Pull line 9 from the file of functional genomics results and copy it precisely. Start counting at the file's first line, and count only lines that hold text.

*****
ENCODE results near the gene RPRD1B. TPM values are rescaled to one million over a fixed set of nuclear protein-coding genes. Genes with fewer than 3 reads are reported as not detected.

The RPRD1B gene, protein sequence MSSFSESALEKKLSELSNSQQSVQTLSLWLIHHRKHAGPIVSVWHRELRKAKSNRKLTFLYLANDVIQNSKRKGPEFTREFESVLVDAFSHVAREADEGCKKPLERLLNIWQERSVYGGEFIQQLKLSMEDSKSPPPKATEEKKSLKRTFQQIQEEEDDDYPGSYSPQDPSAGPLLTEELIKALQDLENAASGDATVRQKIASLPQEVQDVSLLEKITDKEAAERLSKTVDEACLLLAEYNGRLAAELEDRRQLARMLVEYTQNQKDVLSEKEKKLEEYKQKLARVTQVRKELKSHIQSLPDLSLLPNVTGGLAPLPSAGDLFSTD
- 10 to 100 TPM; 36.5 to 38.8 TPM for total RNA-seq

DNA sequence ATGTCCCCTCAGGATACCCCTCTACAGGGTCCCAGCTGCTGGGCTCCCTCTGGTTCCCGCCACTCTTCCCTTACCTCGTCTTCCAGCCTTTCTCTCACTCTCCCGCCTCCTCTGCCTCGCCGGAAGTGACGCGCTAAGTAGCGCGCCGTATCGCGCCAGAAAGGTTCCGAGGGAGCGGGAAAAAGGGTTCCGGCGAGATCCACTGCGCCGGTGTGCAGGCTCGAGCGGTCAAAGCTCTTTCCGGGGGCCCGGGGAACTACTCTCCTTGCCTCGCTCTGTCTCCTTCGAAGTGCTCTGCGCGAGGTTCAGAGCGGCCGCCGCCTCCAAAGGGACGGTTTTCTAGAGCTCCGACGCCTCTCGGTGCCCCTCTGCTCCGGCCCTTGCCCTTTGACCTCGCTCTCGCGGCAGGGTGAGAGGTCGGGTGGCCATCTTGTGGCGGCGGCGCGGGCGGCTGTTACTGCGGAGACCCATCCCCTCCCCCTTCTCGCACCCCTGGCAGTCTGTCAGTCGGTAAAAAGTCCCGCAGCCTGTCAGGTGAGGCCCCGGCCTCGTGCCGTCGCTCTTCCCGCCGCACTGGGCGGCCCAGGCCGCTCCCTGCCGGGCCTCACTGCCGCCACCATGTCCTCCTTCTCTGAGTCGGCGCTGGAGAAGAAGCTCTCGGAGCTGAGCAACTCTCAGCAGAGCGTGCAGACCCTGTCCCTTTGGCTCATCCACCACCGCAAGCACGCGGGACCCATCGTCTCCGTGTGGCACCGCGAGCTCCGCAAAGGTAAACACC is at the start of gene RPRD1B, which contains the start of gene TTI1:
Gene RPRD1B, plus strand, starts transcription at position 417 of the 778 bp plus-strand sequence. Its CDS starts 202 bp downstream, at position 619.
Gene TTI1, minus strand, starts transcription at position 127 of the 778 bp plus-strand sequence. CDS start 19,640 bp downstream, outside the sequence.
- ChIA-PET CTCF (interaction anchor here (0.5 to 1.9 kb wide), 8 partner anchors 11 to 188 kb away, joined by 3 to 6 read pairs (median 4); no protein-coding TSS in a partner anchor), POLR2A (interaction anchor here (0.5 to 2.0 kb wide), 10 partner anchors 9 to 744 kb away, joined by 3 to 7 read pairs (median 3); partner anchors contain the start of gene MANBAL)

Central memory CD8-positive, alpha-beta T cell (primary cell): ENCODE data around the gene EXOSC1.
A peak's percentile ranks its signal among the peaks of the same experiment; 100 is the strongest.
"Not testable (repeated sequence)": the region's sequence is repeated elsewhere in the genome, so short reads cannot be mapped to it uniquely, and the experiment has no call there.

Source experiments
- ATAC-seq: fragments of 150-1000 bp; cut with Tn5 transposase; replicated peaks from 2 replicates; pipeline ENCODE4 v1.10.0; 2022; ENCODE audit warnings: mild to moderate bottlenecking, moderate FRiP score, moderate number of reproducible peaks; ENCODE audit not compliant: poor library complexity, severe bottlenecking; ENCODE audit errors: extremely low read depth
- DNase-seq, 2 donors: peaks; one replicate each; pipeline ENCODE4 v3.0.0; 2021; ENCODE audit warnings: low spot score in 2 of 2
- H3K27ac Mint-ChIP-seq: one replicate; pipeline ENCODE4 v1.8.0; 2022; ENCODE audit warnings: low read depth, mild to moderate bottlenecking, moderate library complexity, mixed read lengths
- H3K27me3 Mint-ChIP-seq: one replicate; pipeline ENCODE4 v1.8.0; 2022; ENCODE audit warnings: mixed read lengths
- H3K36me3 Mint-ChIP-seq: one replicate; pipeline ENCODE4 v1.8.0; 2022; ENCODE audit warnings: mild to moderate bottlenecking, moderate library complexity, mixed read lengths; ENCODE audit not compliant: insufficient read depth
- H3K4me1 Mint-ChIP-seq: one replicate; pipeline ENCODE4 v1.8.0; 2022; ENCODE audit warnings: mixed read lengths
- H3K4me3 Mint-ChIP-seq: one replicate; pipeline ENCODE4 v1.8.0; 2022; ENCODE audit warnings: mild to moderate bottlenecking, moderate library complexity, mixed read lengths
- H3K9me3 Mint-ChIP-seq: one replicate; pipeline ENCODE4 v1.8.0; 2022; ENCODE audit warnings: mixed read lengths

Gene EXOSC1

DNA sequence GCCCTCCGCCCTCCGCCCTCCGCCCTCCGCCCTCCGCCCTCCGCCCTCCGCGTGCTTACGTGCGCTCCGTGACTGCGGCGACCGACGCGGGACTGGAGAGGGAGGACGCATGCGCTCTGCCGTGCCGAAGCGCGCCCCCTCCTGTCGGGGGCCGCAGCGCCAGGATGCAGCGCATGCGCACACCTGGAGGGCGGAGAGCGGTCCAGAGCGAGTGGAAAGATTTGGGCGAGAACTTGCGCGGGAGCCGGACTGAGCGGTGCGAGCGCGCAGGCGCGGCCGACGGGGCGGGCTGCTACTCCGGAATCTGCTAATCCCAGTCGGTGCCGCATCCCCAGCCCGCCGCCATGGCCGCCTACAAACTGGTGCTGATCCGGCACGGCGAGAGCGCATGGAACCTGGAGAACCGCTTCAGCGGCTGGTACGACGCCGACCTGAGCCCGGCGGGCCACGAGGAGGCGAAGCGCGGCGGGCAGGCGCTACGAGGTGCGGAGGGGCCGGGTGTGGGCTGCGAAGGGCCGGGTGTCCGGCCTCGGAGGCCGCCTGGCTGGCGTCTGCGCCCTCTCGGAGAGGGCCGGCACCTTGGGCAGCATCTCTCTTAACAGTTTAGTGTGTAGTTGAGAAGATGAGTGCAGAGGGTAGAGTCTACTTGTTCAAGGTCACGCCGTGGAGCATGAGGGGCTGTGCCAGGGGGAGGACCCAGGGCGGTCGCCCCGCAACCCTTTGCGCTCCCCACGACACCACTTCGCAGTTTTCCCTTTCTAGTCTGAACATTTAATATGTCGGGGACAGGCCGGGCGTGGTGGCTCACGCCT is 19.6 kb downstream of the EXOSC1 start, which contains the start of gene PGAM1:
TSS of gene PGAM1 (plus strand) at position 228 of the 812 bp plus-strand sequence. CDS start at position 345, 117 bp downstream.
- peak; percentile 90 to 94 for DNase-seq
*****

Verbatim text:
A peak's percentile ranks its signal among the peaks of the same experiment; 100 is the strongest.